Wednesday, February 3, 2016

My Letter to the Seychelles

I fell in love with a phrase I heard the other day. Here it is: delicious anticipation.
Doesn’t that one just conjure up images of being a kid on Christmas Eve, or maybe waiting for an order of black tie mousse cake to get to your table at the Olive Garden? Mmmmmm…. Delicious anticipation.
The words were mentioned in a news story on how impatient we tenants of the technological age have become. Researchers at the superfast internet search engine Google say that 2.5 milliseconds is how long most of us are willing to wait for websites to load. Can you believe it! We’re now literally losing patience in the blink of an eye. That’s what the news story said anyway, that modern technology has ruined our ability to wait for things, and so we’re missing out on all that delicious anticipation.
It just so happens I know of a simple little device to cure all the ants in our collective pants. You can get it for free, or very cheap (K-mart sells them by the thousands for just a couple bucks) and it forces you – yes forces you – to wait weeks, months, or maybe even longer to witness what passes as a genuine miracle.
I’m talking of course, about a seed.
I don’t know why I’m so enamored with growing things from seed, but it seems I’m not alone. A friend of mine recently updated her facebook status as follows: Hello, my name is Carissa, and I’m a seed hoarder.
Hi, Carissa!
A visit to Thomas Jefferson’s gardens at Monticello show this Founding Father to have been a real seed-aholic as well. Our third president collected and exchanged countless varieties with friends and fellow seed lovers. He waited (no doubt in supremely delicious anticipation) for Lewis and Clark to return from their westward journeys with descriptions and seed samples of newly-discovered plants.
Part of the attraction to seeds must be in the power of their possibilities. My newly arrived batch of mail-order flower seed has the potential to turn my backyard into a private paradise “full of year-round color”. Never mind that in reality many of these things will never grow to even remotely resemble the picture in the catalog, and the ones that do will likely be eaten by insects or deer. But while they’re rattling around in their individual little packets, I can dream.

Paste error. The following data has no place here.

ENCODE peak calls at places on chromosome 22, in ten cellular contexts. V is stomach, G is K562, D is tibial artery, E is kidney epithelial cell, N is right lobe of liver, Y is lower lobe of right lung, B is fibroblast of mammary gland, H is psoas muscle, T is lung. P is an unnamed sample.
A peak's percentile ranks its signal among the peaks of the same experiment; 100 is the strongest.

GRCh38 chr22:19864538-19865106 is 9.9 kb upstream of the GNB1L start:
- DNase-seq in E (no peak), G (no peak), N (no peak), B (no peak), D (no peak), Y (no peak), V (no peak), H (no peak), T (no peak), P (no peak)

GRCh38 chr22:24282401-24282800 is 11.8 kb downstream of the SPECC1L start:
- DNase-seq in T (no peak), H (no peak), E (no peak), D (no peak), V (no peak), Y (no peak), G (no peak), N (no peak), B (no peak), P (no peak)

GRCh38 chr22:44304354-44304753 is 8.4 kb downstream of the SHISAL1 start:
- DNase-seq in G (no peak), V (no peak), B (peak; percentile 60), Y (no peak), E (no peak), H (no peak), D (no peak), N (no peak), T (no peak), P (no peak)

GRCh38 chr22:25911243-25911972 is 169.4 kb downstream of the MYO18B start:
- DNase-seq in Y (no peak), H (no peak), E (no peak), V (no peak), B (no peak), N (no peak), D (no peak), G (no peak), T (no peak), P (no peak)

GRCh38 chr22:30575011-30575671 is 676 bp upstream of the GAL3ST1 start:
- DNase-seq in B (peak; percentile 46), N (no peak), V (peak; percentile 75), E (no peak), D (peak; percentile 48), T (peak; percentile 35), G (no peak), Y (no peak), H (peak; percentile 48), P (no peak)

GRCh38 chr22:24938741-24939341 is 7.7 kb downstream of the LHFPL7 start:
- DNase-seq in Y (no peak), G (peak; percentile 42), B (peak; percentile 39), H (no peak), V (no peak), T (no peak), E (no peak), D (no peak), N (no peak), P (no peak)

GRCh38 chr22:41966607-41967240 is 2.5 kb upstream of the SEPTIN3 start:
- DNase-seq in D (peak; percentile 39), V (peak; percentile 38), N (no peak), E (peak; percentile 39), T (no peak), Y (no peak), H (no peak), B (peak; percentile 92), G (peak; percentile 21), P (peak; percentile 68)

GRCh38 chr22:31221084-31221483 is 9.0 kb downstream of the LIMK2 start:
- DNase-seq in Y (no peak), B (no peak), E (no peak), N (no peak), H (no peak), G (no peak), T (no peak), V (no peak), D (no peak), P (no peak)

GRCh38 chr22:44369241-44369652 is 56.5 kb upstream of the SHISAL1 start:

Seeds also let you get in on the ground floor of a new life. You’re there to witness the first green shoots struggling to rise up from the soil. If the plant grows to any appreciable age or size, you’re then able to say, “Ah, I knew it when…”
Seeds come in all sizes, from tiny, dust-like orchid seeds weighing one 35-millionth of an ounce, to the world’s largest, the nearly 40 pound  seed of a tropical palm known as the coco-de-mer. This “sea coconut” is a native of the Seychelles, a small group of islands in the Indian Ocean, where it’s considered a threatened species.
The coco-de-mer holds another botanical record - that of the longest germination time. Seeds mature inside huge fruits over the course of six to seven years. It takes another two years for the ripened seed to germinate.
How could anyone possibly contain themselves for nearly ten years, while waiting for a seed to mature and sprout? I would explode! My Blue Lake bush beans take only a few days and that’s borderline intolerable. When those first little bean sprouts start pushing up through the soil, right at the moment when the seeds begin realizing their potential, I get all giddy. Welcome to the world, little guys!
So I have to wonder, is there much celebration in the Seychelles when a bit of green coco-de-mer sprout first makes an appearance? There should be some sort of acknowledgement that this new life was nearly a decade in the making, don’t you think?
Normally when presented with a question like this, I’d Google it. I’d wait 2.5 milliseconds for some results and – Bam! – there’s the answer. But that seems somehow inappropriate under the circumstances. So I did the next best thing. I found an address for the folks in charge of coco-de-mer conservation (okay, okay, I had to use Google for that) and I wrote them a letter. I sent it, along with a small donation, to the Seychelles Island Foundation.
Now there’s nothing left to do except sit back and wait for a reply, in delicious anticipation.

The Storykeepers

William Zinsser died last month. He was a writer and a Harvard professor, and once said that the saddest sentence he’d ever heard was, “I wish I’d asked my mother about that.”

Late in his long career, Zinsser became passionate about memoirs, and encouraged writers to put people’s stories on paper. Once we’re gone, we’re gone for good. And unless someone has taken the time to preserve the bits and pieces of who were, then our stories are gone for good, too.